Colonel Thomas Hoyer Monstery
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Thomas Hoyer Monstery (born: Thomas Hoyer Mönster) (April 21, 1824 – December 31, 1901) was a Danish-American fencing and boxing instructor, duelist and soldier-of-fortune who fought in a number of Central and South American conflicts during the mid-19th century.
Monstery was born in Copenhagen, Denmark. His father, Ole Michael Munster, had been an officer of the Danish Army but had been dismissed from service for having fought a duel; he was later pardoned, but banished from Denmark to serve as the Commandant of the Danish settlement of St. Croix, where he died twelve years later as the result of a lung injury sustained during the duel. Thomas' mother, Bergitha Christina Munster, was the daughter of Meta Anckarström, cousin to Jacob Johan Anckarström who had, in the year 1792, assassinated King Gustav III of Sweden.
At the age of twelve, in 1836, Thomas was enlisted as a cadet in the Danish navy, serving on the gunship Bellona and traveling to many foreign ports including Brazil, Russia, England and Portugal. After serving for three years he was injured during a fireworks accident on board ship and temporarily blinded; this injury caused him to lose his cadetship.
Training in fencing and boxing
Upon regaining his eyesight he enrolled at the Military College at Copenhagen, where he remained for one year. He then attended at the Central Institute of Physical Culture in Stockholm, excelling in fencing, swimming, and other aspects of physical culture training. After four years of study at the Central Institute, he graduated a master-of-arms.
Coming into his inheritance at the age of eighteen, Monstery decided to pursue the specialized study of close combat, traveling to England where he studied boxing with William Thompson, better known by his professional name of Bendigo, and then to Hamburg, Germany where he continued his boxing training with an instructor named Liedersdorff. He continued to travel throughout Europe seeking instruction in various forms of fencing, including knife fighting in Spain and Italy.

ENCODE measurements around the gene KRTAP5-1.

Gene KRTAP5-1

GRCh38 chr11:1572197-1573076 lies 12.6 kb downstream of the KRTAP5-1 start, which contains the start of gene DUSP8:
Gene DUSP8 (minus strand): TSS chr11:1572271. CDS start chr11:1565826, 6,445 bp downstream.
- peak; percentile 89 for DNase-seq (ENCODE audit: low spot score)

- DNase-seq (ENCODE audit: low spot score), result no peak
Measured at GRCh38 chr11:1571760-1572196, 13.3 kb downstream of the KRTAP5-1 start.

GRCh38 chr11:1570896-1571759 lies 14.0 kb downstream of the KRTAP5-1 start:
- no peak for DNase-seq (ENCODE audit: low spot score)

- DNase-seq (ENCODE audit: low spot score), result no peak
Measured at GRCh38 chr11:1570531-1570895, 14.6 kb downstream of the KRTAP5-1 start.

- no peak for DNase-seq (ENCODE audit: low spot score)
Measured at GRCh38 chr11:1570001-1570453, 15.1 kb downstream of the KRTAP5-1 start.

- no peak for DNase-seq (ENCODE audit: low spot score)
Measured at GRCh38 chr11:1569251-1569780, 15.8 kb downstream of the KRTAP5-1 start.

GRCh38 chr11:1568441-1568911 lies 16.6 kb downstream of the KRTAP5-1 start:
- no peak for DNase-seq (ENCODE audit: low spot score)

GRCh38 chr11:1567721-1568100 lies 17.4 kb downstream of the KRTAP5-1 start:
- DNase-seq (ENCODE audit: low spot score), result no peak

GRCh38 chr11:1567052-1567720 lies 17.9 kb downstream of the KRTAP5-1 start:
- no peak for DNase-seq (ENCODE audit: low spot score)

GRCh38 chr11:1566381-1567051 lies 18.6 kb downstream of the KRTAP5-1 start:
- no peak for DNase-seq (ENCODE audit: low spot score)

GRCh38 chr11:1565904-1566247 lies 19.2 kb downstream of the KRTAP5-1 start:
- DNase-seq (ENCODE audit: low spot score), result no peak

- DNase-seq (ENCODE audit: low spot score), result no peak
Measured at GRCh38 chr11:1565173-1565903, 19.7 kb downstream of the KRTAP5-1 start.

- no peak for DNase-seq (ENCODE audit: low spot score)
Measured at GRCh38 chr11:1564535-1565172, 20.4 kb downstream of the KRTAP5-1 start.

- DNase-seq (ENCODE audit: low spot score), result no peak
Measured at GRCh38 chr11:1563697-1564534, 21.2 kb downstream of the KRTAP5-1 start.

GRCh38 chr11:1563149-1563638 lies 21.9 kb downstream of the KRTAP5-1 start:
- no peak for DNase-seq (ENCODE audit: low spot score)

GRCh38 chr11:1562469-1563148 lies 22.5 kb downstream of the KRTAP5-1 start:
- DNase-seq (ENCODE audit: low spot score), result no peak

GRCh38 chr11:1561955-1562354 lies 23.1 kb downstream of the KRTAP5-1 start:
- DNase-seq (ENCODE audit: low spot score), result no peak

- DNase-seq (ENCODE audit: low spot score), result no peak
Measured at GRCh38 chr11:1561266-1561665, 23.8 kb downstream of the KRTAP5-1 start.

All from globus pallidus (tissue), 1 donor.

In 1845 Monstery accepted a commission as a fencing instructor to the Russian Army, but was forced to retire due to injury and moved to Copenhagen where he killed a man in a sword duel. Fleeing Denmark to avoid being arrested, he moved to Baltimore and then unsuccessfully attempted to gain a commission in the US Army as a bayonet and sabre fencing instructor. Enlisting in the US Navy he joined the crew of the gunboat Vixen and thus took part in General Scott's landing at Veracruz during the Mexican–American War.
Arriving in Baltimore in 1850, Monstery became a cigar-maker and successfully pursued this trade in several cities, eventually opening a fencing and boxing school as well. At this time he met and married a Cuban-American woman named Carmen Xiques. While based in Baltimore, Monstery had several confrontations with a street gang known as the Plug Uglies.
Moving to South America, he continued to work as a fencing instructor, teaching bayonet fencing to the Cuban Army until he caught Yellow Fever and lost that position. Upon recovering his health he took part in a revolution in Nicaragua and then continued to fight and/or to teach fencing to soldiers in various local conflicts, amassing a considerable fortune. In San Salvador he was given the nickname by which he became known throughout South America, El Rubio Bravo ("the Brave Blonde"). During this period of his life he was reported to have fought numerous duels with sword, knife and pistol. It was also in Latin America that Monstery attained the military rank of Colonel.
By 1859 he was based in Mexico, and in traveling from Chiapas to Mexico City he reported having been robbed of almost his entire fortune, estimated at $50,000. In the Autumn of 1860 he traveled to the West Indies to meet with his wife and they both re-located to California, settling in San Francisco where Monstery returned to the cigar business, continued his work as a fencing, boxing and swimming instructor and helped to found the Pioneer Athletic Club (later, the Olympic Club).